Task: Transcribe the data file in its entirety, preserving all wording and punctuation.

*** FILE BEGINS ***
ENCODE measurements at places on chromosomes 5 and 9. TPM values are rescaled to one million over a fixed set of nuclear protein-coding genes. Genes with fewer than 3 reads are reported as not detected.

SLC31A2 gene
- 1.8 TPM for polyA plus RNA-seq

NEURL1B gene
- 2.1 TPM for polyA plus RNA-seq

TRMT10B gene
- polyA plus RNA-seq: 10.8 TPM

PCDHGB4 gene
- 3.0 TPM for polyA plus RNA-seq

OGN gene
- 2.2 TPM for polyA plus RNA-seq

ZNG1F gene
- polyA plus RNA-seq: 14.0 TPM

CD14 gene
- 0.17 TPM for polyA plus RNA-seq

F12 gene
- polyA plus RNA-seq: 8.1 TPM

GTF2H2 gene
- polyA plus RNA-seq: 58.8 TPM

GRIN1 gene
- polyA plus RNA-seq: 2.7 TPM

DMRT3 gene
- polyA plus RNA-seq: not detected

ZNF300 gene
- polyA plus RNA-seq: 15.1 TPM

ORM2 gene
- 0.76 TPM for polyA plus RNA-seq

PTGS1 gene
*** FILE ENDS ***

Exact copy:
ENCODE measurements at places on chromosomes 5 and 9. TPM values are rescaled to one million over a fixed set of nuclear protein-coding genes. Genes with fewer than 3 reads are reported as not detected.

SLC31A2 gene
- 1.8 TPM for polyA plus RNA-seq

NEURL1B gene
- 2.1 TPM for polyA plus RNA-seq

TRMT10B gene
- polyA plus RNA-seq: 10.8 TPM

PCDHGB4 gene
- 3.0 TPM for polyA plus RNA-seq

OGN gene
- 2.2 TPM for polyA plus RNA-seq

ZNG1F gene
- polyA plus RNA-seq: 14.0 TPM

CD14 gene
- 0.17 TPM for polyA plus RNA-seq

F12 gene
- polyA plus RNA-seq: 8.1 TPM

GTF2H2 gene
- polyA plus RNA-seq: 58.8 TPM

GRIN1 gene
- polyA plus RNA-seq: 2.7 TPM

DMRT3 gene
- polyA plus RNA-seq: not detected

ZNF300 gene
- polyA plus RNA-seq: 15.1 TPM

ORM2 gene
- 0.76 TPM for polyA plus RNA-seq

PTGS1 gene